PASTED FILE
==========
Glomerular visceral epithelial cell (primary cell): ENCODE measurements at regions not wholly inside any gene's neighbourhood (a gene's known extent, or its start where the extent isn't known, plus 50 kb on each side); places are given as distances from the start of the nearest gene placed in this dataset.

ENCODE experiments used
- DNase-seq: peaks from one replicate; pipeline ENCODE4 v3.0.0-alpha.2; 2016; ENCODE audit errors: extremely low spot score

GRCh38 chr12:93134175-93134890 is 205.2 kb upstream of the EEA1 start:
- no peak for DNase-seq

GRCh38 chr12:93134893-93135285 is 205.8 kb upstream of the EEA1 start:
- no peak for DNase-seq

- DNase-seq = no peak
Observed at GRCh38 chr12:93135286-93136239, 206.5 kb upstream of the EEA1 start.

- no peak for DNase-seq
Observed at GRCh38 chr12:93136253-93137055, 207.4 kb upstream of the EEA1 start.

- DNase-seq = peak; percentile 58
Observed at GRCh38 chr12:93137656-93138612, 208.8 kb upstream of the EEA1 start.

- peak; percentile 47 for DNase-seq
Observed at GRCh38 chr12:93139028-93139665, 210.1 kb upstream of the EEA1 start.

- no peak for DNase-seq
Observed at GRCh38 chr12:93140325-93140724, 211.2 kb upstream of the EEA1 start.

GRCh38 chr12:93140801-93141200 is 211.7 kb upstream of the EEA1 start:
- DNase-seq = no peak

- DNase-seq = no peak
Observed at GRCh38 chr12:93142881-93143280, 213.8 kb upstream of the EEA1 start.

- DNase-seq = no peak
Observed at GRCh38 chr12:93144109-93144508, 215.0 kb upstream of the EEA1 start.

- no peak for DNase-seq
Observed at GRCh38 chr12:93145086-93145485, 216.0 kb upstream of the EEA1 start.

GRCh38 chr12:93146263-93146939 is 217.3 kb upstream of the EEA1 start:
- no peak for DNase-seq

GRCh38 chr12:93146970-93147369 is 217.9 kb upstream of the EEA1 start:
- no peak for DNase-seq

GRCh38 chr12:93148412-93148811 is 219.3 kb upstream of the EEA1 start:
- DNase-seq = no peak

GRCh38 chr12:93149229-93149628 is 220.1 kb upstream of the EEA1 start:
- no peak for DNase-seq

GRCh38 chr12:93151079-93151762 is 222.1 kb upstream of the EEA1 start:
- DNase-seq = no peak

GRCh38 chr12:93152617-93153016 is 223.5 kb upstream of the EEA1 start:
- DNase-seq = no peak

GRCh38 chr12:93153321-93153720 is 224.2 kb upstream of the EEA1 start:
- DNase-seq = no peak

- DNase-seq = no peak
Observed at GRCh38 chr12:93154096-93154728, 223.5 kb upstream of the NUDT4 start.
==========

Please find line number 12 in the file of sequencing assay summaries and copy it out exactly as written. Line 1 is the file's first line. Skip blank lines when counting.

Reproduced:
- DNase-seq = peak; percentile 58